C contacted journal T with several allegations regarding A’s paper in journal T. These were: (1) A submitted the paper after having left institute X (2) A never discussed with C his intention to publish these data from C’s laboratory (3) Material published in journal T is “fully based” on data they had previously published together (4) A did not have approval to use material published in journal T (5) Questions two of A’s methods/techniques and the data that resulted (6) A never acknowledged a funding body
An editor on journal T reviewed these allegations and believes that A’s paper was a follow-up paper, and that it appears to take further the research A and C had previously published in journal S. The paper had undergone peer review on journal T by one specialist referee, who provided a full and penetrating report.
A admits to claims: (1) The work was conducted at institute X (6) A admits to a mistake here
A disputes points: (2) A claims to have raised publication multiple times with C, C’s role in generating the “results were almost non-existent” but indicates that C claimed the data were C’s for C to decide (3) The paper is a follow-up to their previously published work (4) A personally analysed the material with the material produced by a technician (5) A claims that the materials are different images of different samples
Journal T submitted relevant correspondence to the dean at institute X and asked them to investigate. Institute X’s dean responded 4 working days later endorsing C’s position on the basis that A had duplicated material, had misrepresented its novelty and did so both without permission or agreement from C.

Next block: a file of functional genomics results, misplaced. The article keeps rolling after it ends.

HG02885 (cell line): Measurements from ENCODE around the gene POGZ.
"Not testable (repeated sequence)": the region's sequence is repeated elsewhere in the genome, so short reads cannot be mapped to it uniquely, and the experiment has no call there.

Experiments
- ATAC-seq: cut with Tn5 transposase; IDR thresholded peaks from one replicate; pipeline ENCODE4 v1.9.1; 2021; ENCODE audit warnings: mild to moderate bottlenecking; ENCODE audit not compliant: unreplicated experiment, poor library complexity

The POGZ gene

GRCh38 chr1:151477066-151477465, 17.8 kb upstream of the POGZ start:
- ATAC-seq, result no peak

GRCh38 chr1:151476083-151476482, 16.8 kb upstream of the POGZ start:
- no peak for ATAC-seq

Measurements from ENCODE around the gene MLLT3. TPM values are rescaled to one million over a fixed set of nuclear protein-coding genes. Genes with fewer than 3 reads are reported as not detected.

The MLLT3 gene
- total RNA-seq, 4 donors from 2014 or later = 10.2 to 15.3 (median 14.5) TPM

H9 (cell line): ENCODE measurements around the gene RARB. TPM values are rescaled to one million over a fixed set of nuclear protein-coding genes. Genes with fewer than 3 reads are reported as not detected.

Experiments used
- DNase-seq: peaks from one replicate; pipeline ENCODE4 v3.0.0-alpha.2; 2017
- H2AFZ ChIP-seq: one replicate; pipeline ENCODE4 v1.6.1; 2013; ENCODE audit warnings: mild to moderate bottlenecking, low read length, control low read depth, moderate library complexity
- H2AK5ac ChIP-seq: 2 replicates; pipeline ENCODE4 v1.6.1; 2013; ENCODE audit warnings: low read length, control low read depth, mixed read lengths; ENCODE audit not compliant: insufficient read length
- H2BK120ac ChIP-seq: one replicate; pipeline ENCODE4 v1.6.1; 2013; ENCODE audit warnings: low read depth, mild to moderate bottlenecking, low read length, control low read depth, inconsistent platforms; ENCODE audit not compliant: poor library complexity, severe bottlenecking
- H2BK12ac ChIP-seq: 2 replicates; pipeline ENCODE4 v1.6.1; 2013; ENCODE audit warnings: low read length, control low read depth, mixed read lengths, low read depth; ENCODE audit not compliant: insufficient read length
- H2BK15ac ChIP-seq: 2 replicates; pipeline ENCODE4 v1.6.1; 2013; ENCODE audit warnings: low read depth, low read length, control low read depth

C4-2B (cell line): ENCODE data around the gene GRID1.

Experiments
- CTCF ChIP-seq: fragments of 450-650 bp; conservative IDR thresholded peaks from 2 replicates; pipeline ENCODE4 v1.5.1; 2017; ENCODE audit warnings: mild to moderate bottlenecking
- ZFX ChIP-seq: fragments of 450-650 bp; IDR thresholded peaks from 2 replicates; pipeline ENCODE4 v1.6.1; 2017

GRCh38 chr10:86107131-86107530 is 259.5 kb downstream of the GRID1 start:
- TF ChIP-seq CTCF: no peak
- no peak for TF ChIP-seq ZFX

The investigation by institute X failed to communicate with A or ask for A’s response to the matter. When the findings were presented to A by journal T, A strongly refuted its key points.
Journal T’s position has been to ask institute X to investigate fully the above allegations (including communicating with A) and to make an official statement linked to the case.
However, we seek COPE’s recommendation whether this should be our position or whether they would advise a different approach.
The Forum acknowledged that the institute failed to handle this case correctly and that their investigation is of little value. However, there is little that the editor can do about the institutional failing other than reporting it to someone more senior than the Dean of the institute. The Forum believed that there was a case for asking institute X to carry out an unbiased independent investigation. In the absence of an independent review, the editor could publish a “notice of dispute”, informing readers of the situation and explaining that it is not for the editor to decide the rights and wrongs of the case. All agreed that the editor had handled the case very well and agreed with his course of action.
The editor requested an independent investigation from the institute. It is the editor’s belief that once he asked for an independent investigation, one that is truly independent and would have taken some effort on their part, that the institute decided it was not worth the trouble. The editor suspects that he will not hear from them again.
We would appreciate COPE Forum’s advice with regard to consent and confidentiality in the publication of case histories.
Our journal is published three times a year and has a relatively small circulation but also goes to some postgraduate medical libraries, so is potentially available to a much wider audience.
Our subscribers are doctors working with patients presenting with sexual difficulties in a variety of settings. Training is experiential, through the presentation of cases in seminar groups with a designated leader. Case presentation at our meetings and in the journal articles also provides learning opportunities and peer review.
As well as addressing (in an ordinary medical way) the physical aspects of the sexual problem presented, our work explicitly uses the study of the doctor–patient relationship to shed light on the presenting difficulties. In other words, the doctor–patient relationship is one of our key treatment ‘tools’ allowing connections to be made between the body and the mind in relation to the sexual problem.